Finland's parliament unanimously agreed to hike alcohol taxes by up to 10 percent Monday in an effort to curb excessive drinking, the leading cause of death in the Nordic country.
The move represents the second such rise this year and will be effective from October.
The amount tax levied depends on a drink's alcohol content with the price of beer and wine set to rise by three percent and spirits by seven percent.
Taxation on alcohol in Finland is among the highest in Europe after Sweden and Ireland.
Alcohol has been the leading cause of death of Finnish men since 2005, a year after the Nordic country slashed its alcohol tax by 30 percent in an attempt to stem a flood of imports from neighbouring Estonia, where prices were lower.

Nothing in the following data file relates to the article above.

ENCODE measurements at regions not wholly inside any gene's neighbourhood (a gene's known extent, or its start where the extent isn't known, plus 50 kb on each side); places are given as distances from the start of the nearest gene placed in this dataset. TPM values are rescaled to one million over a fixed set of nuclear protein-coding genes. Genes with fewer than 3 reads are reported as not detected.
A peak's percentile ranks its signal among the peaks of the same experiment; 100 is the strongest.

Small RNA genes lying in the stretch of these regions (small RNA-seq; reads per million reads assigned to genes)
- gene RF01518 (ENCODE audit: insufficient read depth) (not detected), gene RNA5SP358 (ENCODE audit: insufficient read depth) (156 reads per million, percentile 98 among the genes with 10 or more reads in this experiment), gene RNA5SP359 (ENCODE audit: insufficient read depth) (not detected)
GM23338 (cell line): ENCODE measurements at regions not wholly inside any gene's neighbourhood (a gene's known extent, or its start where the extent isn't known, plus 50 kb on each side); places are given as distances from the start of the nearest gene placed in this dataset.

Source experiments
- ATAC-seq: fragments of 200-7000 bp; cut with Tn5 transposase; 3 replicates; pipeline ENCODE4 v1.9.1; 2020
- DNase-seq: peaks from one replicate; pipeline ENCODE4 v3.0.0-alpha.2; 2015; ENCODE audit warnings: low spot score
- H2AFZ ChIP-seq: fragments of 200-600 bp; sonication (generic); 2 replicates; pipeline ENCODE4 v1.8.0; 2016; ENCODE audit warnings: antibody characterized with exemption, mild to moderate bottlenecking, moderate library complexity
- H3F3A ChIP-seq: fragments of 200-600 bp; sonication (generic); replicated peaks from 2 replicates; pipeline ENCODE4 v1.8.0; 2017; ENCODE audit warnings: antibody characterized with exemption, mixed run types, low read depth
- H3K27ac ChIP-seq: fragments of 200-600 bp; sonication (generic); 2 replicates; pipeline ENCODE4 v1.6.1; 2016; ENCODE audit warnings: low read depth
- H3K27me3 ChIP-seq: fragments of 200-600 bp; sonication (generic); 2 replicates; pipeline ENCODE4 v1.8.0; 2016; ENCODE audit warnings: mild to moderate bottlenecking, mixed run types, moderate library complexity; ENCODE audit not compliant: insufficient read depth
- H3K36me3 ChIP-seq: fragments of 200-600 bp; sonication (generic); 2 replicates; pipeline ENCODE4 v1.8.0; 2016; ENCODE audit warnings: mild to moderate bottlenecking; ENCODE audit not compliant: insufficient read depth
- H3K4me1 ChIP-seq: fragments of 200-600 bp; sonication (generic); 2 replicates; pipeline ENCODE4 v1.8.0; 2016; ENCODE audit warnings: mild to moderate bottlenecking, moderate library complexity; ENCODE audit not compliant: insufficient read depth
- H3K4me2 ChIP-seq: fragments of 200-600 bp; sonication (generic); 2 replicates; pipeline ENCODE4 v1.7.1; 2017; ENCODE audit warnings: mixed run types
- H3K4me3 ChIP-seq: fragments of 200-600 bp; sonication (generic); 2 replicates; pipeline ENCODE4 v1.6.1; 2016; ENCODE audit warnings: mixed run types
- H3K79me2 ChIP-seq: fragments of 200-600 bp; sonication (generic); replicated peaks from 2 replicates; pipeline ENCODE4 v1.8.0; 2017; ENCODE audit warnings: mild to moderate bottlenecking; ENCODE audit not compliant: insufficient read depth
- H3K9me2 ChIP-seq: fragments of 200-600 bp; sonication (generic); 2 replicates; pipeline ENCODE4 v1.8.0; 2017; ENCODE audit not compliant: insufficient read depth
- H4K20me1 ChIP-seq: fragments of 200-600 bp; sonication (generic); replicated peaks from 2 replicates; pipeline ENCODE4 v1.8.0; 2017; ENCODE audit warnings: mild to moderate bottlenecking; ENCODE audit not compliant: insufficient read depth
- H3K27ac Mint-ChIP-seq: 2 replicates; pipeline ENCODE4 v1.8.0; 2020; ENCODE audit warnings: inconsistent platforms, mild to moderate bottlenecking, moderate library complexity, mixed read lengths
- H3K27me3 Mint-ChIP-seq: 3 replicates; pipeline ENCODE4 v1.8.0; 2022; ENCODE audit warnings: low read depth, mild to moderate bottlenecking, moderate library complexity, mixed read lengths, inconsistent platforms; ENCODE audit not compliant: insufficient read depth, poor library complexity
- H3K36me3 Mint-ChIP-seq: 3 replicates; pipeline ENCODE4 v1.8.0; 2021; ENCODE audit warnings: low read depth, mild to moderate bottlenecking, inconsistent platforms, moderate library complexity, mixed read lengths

Excessive drinking has also been the leading cause of death amongst women since 2007.
According to statistics, Finns consumed an average 10.4 litres (2.7 gallons) of pure alcohol per person last year.
Previously alcohol tax was increased on January 1 by 10 percent, but the government announced in March it wanted to raise it for the second time this year over health fears.
The government forecast the latest increase will bring an additional 70 million euros in annual tax revenues.